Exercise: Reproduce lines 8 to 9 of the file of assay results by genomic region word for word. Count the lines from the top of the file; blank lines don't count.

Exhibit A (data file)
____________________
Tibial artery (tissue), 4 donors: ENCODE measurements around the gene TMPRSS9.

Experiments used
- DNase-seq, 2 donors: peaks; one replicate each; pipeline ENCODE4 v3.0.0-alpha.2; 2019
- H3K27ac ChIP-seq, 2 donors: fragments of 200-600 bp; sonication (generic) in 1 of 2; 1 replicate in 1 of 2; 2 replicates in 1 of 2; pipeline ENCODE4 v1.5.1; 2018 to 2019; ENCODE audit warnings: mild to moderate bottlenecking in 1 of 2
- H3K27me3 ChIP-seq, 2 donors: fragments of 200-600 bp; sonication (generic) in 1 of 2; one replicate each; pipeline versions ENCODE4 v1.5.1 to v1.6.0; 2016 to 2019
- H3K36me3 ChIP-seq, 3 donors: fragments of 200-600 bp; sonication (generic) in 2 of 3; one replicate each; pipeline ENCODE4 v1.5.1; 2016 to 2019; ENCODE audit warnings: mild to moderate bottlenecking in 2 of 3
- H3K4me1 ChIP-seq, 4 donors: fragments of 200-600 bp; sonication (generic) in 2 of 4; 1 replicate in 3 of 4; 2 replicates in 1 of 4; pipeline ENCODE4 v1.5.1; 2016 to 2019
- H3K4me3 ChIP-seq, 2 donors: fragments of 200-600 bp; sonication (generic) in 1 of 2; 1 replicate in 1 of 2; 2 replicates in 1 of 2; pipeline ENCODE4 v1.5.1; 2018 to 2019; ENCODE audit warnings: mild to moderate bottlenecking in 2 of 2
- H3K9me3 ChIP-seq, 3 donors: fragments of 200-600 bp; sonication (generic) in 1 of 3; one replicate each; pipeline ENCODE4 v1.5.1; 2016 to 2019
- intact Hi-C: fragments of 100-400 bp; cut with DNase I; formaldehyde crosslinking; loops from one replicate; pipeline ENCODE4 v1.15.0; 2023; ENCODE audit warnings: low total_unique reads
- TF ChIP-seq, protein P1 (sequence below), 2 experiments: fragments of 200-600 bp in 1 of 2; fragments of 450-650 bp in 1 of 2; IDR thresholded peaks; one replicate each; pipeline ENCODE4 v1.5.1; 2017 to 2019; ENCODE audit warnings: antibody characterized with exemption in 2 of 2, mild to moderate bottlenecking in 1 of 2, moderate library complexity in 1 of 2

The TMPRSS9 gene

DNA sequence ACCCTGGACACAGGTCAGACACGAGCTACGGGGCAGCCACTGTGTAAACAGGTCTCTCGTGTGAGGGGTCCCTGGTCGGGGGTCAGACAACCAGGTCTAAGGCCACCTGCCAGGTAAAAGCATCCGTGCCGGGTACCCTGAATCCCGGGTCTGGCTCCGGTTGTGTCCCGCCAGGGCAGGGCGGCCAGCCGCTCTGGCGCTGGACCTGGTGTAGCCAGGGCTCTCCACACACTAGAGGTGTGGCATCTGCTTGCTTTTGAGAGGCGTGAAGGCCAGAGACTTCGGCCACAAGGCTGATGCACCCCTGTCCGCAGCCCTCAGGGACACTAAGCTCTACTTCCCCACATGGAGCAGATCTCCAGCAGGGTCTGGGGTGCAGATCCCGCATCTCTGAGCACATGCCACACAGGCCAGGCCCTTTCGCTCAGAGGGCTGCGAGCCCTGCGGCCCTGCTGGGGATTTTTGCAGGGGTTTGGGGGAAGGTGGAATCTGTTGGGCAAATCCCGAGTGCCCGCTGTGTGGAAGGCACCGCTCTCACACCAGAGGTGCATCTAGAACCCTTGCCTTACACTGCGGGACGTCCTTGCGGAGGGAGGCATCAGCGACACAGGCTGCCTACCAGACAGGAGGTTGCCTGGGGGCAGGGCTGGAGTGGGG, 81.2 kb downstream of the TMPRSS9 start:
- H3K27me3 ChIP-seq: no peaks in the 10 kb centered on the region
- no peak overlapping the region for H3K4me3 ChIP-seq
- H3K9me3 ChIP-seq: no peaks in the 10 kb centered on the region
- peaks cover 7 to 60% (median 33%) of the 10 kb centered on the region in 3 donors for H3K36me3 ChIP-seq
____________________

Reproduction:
- H3K4me3 ChIP-seq, 2 donors: fragments of 200-600 bp; sonication (generic) in 1 of 2; 1 replicate in 1 of 2; 2 replicates in 1 of 2; pipeline ENCODE4 v1.5.1; 2018 to 2019; ENCODE audit warnings: mild to moderate bottlenecking in 2 of 2
- H3K9me3 ChIP-seq, 3 donors: fragments of 200-600 bp; sonication (generic) in 1 of 3; one replicate each; pipeline ENCODE4 v1.5.1; 2016 to 2019